Latest Employment Law Alliance Poll: Majority of Americans Uninformed and Unsure about Controversial Labor Legislation


Kansas City, Mo. (February 19, 2009) – Three-quarters of Americans are completely in the dark over the Employee Free Choice Act (EFCA), a proposed law which would dramatically alter the process for selecting union representation and negotiating labor contracts. EFCA is touted by labor unions and political supporters as a way to increase unionization and improve the lives of middle-class America. American workers, however, are sharply divided over its merits, according to the latest national poll by the Employment Law Alliance (ELA).

The poll, the 20th survey in ELA’s “America At Work” series, sampled 1,288 working men and women across the U.S. They were asked about their awareness of the EFCA, views on its major elements and its potential impact on the workplace and the economy. The poll has an error interval of +/- 2.73% at a 95% level of confidence.

“The fact that so few people are aware of EFCA may be a sign that, despite union leadership’s desire to make this a top priority in 2009, the economy is drowning out their message with the public,” noted Brian Woolley, a partner in the labor & employment group at the Kansas City office of Lathrop Gage. “Any lack of public awareness, however, will not likely diminish labor’s efforts. It is fundamentally a legislative campaign, and the target of that effort – the members of Congress—are being heavily lobbied by both sides. I think this is a critical issue which employers and workers can not afford to ignore; what happens in Washington is going to have a direct impact on every workplace in Kansas City.”

The results of the survey generally show that, for those with an opinion, the positive and negative views of EFCA and its likely effects are fairly evenly divided. That close split seems somewhat surprising, according to Woolley.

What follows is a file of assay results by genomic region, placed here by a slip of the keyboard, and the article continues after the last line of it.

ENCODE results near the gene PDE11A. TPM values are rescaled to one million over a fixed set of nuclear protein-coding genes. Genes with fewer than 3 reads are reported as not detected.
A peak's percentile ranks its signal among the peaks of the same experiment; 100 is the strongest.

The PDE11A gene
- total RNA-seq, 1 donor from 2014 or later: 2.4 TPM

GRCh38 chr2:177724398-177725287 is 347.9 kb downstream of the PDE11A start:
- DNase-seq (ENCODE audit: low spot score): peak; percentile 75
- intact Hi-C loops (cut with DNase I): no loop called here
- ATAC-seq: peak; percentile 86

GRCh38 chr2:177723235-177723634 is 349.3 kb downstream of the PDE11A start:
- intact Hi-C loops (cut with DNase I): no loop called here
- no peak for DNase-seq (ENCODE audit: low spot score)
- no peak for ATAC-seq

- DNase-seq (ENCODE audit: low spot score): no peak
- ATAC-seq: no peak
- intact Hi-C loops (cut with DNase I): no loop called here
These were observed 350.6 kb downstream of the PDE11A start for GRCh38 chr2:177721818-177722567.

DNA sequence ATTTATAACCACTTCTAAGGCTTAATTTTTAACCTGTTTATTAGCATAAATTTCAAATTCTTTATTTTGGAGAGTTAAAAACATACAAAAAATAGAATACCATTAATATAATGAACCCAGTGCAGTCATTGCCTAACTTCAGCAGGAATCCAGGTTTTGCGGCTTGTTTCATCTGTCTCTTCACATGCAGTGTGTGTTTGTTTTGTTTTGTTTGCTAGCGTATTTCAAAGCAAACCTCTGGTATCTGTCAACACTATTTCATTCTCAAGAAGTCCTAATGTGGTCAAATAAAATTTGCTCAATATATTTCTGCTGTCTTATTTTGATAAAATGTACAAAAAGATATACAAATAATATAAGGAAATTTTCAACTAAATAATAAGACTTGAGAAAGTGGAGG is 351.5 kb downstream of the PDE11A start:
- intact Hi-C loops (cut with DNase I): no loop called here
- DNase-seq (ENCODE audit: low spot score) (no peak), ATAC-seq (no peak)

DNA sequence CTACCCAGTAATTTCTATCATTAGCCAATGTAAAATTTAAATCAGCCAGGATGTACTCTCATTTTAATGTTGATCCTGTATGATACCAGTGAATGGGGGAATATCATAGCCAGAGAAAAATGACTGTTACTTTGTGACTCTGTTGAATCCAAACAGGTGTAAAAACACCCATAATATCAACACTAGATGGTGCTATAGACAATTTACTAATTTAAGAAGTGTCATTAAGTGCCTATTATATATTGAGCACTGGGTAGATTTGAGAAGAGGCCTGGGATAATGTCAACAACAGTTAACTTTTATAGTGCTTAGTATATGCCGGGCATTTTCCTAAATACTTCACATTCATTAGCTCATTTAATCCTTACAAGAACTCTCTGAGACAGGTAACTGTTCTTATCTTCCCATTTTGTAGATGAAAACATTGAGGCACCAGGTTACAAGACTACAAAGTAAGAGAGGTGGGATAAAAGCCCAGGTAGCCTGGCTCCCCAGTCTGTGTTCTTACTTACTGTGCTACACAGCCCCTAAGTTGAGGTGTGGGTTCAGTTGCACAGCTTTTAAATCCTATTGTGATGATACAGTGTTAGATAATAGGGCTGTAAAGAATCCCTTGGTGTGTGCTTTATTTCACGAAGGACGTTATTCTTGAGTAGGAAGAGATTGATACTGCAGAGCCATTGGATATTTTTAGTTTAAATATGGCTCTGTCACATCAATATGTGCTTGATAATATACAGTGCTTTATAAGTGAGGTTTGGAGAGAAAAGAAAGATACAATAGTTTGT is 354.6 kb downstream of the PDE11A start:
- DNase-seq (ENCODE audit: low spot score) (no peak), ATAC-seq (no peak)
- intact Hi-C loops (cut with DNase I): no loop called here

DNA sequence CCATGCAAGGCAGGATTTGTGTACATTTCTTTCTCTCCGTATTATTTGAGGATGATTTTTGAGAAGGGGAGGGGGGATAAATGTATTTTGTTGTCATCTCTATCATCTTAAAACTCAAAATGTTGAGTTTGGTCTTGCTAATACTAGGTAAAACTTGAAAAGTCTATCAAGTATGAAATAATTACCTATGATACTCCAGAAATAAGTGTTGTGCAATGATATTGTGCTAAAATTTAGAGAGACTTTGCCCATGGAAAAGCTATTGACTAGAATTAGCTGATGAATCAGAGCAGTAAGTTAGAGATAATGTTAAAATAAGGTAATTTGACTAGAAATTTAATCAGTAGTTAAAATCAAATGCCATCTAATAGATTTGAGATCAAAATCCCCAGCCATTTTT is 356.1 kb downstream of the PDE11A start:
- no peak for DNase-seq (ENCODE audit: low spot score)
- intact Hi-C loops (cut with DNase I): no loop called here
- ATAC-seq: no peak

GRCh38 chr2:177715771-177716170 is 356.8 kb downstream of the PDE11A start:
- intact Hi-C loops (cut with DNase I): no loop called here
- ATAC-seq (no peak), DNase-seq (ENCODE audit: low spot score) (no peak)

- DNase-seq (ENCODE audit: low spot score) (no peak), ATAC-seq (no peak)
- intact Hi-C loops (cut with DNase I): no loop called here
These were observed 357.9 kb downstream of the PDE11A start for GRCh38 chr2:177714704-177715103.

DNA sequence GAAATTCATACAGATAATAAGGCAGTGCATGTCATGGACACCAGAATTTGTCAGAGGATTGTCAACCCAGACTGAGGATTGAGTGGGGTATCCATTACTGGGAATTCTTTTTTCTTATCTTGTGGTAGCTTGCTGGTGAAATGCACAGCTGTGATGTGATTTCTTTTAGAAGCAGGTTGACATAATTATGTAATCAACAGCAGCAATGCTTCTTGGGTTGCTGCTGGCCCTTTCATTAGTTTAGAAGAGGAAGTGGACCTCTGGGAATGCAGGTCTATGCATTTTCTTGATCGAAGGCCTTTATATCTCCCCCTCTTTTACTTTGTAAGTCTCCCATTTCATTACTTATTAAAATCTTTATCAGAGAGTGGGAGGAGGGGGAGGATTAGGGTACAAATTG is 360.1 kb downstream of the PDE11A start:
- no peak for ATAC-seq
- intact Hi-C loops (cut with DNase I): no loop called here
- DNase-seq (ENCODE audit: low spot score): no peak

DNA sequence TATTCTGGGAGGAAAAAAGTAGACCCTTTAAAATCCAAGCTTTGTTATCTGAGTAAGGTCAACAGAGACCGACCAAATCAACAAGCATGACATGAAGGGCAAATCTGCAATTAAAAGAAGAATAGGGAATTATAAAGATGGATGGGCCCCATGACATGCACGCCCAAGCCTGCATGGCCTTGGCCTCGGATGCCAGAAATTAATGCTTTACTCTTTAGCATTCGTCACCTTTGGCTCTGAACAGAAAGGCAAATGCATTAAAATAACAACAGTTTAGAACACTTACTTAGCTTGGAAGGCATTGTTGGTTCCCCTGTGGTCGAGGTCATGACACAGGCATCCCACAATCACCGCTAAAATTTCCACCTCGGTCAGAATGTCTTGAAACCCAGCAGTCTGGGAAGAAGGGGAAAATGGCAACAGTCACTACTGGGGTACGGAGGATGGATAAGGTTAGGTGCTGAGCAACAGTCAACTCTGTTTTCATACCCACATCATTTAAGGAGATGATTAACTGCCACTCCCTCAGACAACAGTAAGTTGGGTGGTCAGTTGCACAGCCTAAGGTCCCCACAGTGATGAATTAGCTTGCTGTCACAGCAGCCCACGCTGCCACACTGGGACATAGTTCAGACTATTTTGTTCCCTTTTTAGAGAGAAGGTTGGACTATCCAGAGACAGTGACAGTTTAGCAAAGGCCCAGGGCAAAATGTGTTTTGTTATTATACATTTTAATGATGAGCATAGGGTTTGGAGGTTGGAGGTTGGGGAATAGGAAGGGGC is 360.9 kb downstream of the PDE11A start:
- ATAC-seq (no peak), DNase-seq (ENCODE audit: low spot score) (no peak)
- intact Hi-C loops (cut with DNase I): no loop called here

“Twenty-five percent of the survey respondents identified themselves as being current or former union members,” he observed. “This is more than twice the rate in the workforce as a whole, where only about 12% of employees are unionized. With this over-representation of union members, I would have expected a much greater pro-EFCA response in the survey results. I think these results show that workers do understand that EFCA is not the positive change that it is portrayed to be by union leaders.”

The most-publicized provision of EFCA would replace the current secret ballot election and allow a union to gain representation rights simply by signing up more than half of the workers in a bargaining unit.

“I think that the most significant finding of this survey is the respondents’ acknowledgement, by a 2 to 1 margin, that EFCA means the employees being asked to unionize will only get the union’s side of the story. This, to me, is one of the fundamental problems with EFCA.”

Other findings of the survey (complete results of which are available at

  • Only one-quarter reported that they were aware of the EFCA.
  • Slightly over one-quarter (26%) say they support the EFCA, and nearly as many (24%) oppose it.
  • Most respondents believe that EFCA will not help the economy recover.

"Many of our clients are concerned about the possibility this legislation may become law, so they are putting plans in place right now to educate their employees about union authorization card drives,” said Stephen J. Hirschfeld, Esq., CEO of the Employment Law Alliance. “They are taking nothing for granted, including that their employees understand the EFCA, which the poll clearly shows is not the case.”

Dr. Ted Reed, President of reed group, in Philadelphia, and Survey Director for the poll, said the survey may be revealing a disconnection between the perceptions of the EFCA within and outside the Washington Beltway on both sides of the issue. “While the rhetoric has been highly charged, the poll shows only a slight plurality thinks EFCA will improve the standard of living for the middle class. And there was no clear majority that believes EFCA would help turn around the ailing economy, reduce the number of layoffs, or reduce the number of jobs being sent overseas. The strongest sentiment among those polled was toward their lack of awareness and understanding of the EFCA.”

About The Employment Law Alliance:
The Employment Law Alliance is the world's largest network of labor and employment lawyers. With specialists in all 50 states and more than 100 countries, the ELA provides multi-state and multi-national companies with seamless and cost-effective services worldwide. Lathrop Gage Partner Rosalee McNamara is the Missouri/Kansas representative for the ELA. For detailed polling information, visit

About Lathrop Gage:
A full-service law firm, Lathrop Gage LLP has 300 attorneys in 11 offices across the country, from Los Angeles to New York. In 2008, Chambers USA ranked Lathrop Gage’s corporate, environmental, intellectual property, litigation, real estate and labor and employment teams among the best in their respective regions. For more information, visit